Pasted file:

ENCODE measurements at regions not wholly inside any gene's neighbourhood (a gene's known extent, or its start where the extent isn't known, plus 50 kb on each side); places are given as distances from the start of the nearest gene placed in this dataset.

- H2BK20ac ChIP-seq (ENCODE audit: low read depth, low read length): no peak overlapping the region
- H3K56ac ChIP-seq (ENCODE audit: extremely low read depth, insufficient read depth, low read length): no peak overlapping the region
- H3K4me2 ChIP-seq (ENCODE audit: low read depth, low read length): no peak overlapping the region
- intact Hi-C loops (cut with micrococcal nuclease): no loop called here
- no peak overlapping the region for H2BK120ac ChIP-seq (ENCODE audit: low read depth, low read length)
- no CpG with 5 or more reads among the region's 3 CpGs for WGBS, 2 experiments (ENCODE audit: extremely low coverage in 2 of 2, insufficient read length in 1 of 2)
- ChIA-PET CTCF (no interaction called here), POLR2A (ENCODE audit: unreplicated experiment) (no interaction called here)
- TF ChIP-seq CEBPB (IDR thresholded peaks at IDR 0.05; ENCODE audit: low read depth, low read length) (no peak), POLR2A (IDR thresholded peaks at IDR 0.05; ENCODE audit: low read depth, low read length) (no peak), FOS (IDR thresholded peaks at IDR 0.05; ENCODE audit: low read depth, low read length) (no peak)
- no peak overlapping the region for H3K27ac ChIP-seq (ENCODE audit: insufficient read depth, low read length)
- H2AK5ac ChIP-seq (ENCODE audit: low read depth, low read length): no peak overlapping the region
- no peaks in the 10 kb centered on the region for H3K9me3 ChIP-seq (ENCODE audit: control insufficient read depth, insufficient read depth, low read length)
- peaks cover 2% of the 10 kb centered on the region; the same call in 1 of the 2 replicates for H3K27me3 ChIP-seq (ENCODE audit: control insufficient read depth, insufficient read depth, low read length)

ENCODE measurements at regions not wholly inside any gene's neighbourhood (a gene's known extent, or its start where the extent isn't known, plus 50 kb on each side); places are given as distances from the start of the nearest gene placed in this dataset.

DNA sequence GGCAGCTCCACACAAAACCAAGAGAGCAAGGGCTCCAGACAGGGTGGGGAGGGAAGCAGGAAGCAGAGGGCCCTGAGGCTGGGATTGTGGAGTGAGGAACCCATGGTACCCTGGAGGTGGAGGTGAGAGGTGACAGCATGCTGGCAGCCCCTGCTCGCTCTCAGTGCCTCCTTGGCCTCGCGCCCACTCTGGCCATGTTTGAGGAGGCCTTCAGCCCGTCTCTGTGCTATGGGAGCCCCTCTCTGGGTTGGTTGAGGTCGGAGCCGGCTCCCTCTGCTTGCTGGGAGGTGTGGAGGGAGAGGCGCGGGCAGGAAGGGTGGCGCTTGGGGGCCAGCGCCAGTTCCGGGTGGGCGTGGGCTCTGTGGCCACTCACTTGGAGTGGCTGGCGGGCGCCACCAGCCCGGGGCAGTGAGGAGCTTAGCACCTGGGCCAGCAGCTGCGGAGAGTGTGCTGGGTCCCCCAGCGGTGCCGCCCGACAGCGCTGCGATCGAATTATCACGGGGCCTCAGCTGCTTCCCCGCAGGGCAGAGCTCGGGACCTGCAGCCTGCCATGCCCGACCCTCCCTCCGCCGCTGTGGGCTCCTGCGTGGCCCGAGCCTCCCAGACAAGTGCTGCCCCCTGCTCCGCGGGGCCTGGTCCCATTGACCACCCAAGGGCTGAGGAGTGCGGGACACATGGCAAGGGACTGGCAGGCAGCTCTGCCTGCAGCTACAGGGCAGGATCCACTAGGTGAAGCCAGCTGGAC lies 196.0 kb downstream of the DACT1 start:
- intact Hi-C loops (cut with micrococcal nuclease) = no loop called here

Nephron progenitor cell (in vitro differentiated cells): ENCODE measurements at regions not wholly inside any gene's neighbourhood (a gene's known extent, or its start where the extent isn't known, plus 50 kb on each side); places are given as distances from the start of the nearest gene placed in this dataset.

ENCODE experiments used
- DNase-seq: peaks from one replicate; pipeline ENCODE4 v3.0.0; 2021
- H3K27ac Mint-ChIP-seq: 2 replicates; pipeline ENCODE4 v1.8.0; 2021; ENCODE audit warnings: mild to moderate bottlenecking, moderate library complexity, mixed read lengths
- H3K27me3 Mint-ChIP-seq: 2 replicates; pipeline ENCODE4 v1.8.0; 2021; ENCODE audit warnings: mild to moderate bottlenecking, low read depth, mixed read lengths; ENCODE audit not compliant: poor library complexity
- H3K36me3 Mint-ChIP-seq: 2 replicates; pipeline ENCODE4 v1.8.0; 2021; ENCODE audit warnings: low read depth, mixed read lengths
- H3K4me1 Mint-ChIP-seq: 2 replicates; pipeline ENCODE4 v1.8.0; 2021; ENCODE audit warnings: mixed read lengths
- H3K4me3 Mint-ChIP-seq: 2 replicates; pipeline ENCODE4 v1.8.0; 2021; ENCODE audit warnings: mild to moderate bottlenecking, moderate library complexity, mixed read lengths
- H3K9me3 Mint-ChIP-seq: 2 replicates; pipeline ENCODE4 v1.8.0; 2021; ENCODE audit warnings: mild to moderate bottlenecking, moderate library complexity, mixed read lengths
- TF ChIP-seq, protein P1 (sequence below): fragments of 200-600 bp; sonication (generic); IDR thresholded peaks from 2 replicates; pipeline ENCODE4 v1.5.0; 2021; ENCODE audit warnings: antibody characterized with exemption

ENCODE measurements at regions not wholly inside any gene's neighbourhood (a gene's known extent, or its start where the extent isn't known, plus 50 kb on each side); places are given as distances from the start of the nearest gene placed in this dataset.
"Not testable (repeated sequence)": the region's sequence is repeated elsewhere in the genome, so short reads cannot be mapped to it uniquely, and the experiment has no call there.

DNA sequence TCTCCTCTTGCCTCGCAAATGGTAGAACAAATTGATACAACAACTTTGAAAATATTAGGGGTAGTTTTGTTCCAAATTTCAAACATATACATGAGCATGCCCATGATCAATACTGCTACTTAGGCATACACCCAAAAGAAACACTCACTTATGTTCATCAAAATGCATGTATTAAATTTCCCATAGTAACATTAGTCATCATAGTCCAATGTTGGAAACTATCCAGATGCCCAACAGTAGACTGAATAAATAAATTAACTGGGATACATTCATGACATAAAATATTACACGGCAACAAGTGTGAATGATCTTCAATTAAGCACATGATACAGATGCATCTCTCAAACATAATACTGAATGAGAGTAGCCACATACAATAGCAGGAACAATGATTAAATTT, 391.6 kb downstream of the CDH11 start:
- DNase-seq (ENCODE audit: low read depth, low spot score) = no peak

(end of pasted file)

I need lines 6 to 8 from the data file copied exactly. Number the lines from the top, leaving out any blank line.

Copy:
- no peak overlapping the region for H2BK120ac ChIP-seq (ENCODE audit: low read depth, low read length)
- no CpG with 5 or more reads among the region's 3 CpGs for WGBS, 2 experiments (ENCODE audit: extremely low coverage in 2 of 2, insufficient read length in 1 of 2)
- ChIA-PET CTCF (no interaction called here), POLR2A (ENCODE audit: unreplicated experiment) (no interaction called here)